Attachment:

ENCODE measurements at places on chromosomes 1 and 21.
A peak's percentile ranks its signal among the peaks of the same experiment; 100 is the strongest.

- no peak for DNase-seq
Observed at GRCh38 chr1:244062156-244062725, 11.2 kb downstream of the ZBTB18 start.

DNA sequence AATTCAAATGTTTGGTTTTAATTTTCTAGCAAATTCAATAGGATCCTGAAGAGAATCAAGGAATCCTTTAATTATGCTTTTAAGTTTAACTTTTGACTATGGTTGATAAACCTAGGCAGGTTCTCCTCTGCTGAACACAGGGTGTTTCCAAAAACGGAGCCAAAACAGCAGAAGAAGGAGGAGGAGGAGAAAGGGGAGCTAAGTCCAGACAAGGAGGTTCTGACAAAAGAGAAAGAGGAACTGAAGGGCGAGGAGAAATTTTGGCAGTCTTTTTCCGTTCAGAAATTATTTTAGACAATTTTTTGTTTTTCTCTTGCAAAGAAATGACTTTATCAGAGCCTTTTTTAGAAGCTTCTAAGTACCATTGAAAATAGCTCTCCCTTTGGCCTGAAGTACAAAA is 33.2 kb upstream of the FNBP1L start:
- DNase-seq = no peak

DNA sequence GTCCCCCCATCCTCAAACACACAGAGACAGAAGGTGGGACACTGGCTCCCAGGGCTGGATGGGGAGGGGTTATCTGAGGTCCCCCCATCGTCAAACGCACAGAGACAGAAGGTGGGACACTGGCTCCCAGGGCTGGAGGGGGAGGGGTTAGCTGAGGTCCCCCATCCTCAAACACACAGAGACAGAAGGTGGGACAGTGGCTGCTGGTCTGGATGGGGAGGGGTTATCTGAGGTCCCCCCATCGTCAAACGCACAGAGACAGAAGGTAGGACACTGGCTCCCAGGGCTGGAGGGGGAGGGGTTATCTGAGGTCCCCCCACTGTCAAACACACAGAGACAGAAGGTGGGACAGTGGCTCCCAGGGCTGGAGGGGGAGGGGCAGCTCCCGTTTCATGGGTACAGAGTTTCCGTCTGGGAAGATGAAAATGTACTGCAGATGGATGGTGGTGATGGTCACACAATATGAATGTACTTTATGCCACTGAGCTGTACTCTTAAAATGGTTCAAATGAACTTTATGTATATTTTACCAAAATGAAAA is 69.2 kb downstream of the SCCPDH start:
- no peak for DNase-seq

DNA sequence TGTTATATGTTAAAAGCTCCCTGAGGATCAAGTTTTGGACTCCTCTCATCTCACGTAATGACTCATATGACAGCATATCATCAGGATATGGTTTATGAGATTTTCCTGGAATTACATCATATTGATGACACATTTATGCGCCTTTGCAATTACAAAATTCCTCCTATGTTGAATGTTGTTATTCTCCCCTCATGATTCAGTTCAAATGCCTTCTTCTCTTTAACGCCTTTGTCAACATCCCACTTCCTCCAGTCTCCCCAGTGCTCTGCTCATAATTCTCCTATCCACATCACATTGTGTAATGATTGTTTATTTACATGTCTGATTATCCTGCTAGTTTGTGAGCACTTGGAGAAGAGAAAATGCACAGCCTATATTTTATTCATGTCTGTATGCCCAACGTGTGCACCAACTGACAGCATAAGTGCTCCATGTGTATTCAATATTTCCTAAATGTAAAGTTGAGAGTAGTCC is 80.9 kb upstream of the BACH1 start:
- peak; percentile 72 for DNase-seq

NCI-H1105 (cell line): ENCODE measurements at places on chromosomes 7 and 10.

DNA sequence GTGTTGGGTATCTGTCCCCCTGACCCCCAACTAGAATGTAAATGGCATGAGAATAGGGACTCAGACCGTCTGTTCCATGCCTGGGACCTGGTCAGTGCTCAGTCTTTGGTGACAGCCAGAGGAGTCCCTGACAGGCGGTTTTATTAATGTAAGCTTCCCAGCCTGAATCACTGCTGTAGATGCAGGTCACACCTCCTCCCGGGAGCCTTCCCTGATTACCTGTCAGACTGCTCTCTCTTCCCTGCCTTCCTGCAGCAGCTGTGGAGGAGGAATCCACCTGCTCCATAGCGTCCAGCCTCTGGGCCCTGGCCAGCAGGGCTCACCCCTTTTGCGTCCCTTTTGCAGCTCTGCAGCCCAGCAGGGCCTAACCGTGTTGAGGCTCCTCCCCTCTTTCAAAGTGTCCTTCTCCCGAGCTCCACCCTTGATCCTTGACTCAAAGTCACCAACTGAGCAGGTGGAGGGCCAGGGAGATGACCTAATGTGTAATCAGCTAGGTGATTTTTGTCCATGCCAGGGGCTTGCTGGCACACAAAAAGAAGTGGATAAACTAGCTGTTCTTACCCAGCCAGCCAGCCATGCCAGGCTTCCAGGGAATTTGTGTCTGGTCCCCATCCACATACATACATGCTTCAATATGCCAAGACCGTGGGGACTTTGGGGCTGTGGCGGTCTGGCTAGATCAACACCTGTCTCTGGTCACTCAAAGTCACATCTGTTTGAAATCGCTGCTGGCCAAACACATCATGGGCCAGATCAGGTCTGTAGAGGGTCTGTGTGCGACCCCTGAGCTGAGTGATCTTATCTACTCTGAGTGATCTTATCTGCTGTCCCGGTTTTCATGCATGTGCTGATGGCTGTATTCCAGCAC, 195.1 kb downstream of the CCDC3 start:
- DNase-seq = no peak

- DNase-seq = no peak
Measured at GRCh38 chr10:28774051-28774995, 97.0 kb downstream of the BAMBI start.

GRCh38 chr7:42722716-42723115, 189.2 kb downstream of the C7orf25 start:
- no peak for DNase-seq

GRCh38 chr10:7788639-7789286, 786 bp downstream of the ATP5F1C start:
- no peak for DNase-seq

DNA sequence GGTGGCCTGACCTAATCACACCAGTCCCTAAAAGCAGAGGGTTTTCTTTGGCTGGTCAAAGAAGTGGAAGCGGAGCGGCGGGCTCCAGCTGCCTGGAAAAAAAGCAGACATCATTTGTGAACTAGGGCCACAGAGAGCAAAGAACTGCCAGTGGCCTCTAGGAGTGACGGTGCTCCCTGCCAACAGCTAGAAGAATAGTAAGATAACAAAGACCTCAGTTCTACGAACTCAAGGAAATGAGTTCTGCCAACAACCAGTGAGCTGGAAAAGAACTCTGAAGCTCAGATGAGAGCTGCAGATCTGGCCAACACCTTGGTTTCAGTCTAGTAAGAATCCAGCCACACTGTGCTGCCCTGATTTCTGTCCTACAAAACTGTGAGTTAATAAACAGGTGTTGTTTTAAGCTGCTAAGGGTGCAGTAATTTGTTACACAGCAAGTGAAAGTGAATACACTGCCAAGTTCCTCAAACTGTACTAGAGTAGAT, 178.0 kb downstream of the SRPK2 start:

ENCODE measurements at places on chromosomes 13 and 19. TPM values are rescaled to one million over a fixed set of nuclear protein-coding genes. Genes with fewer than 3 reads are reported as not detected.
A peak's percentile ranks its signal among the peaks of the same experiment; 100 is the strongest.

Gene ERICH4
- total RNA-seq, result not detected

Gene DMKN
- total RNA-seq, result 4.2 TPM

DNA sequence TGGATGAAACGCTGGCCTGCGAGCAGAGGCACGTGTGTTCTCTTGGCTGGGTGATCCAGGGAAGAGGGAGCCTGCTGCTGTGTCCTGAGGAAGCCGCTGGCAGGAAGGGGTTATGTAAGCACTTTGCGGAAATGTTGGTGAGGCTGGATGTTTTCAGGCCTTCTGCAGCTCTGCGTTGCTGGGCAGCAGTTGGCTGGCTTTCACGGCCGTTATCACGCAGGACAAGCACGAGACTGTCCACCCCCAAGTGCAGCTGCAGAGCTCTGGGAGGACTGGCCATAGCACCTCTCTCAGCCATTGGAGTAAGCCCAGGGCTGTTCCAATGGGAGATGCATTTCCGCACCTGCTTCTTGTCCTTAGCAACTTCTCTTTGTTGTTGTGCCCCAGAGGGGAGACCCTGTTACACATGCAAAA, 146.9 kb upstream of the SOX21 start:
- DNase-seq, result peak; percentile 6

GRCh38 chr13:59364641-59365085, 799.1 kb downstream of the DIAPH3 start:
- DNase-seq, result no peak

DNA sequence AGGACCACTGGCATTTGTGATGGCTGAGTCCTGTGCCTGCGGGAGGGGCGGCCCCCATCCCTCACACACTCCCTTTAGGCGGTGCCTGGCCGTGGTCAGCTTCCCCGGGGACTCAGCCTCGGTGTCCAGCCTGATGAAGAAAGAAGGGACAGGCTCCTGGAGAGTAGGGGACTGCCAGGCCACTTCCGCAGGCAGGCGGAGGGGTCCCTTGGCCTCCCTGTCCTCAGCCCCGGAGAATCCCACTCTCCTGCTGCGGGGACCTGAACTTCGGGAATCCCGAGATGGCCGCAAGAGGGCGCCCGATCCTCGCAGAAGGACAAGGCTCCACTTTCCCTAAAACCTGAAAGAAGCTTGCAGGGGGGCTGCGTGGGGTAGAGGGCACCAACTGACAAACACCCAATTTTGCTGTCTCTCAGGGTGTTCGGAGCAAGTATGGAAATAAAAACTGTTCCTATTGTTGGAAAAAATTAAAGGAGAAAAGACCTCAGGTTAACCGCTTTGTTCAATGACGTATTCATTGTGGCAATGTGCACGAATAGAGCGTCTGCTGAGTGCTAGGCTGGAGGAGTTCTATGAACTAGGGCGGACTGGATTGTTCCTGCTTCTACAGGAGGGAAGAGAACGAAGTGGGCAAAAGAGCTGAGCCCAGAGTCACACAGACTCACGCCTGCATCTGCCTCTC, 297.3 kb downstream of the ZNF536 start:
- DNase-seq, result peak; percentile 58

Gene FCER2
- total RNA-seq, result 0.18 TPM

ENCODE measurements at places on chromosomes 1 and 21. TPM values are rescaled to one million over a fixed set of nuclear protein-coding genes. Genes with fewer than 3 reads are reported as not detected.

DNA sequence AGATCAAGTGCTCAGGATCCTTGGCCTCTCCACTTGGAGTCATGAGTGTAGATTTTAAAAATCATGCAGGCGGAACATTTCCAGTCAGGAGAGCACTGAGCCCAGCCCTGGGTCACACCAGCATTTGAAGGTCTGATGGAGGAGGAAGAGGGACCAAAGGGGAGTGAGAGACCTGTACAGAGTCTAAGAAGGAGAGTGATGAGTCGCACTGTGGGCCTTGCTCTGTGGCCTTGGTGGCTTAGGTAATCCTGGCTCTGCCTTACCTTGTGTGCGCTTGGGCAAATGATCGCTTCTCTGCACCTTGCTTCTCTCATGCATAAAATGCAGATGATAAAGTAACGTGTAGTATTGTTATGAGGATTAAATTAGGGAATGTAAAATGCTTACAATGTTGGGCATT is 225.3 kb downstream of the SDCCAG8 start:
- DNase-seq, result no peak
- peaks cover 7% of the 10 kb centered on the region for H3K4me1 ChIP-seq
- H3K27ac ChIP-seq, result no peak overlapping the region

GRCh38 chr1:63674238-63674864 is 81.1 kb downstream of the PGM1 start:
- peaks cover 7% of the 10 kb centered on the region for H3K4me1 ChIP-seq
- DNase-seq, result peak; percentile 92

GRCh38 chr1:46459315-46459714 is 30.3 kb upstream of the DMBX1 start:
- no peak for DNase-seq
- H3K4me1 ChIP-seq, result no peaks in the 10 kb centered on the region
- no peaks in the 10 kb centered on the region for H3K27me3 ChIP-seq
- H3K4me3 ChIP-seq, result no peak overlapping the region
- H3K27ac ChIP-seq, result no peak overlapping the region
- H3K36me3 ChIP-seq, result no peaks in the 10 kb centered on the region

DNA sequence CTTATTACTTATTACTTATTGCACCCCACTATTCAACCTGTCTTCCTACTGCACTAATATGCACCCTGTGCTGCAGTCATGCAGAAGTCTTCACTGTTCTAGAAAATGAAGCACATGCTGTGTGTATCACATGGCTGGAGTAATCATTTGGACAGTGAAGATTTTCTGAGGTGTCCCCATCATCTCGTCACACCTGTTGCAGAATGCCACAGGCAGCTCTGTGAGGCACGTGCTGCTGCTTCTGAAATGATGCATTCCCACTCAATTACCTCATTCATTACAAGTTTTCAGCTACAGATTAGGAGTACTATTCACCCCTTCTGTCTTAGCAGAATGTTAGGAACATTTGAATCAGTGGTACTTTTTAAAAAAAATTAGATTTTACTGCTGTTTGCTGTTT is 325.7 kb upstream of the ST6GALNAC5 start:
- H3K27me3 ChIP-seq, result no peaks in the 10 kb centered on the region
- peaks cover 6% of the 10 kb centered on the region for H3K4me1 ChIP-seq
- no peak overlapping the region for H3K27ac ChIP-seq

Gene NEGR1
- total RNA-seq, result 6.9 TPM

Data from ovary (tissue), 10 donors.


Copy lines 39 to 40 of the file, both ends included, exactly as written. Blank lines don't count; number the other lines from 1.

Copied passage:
- H3K27ac ChIP-seq, result no peak overlapping the region

GRCh38 chr1:63674238-63674864 is 81.1 kb downstream of the PGM1 start: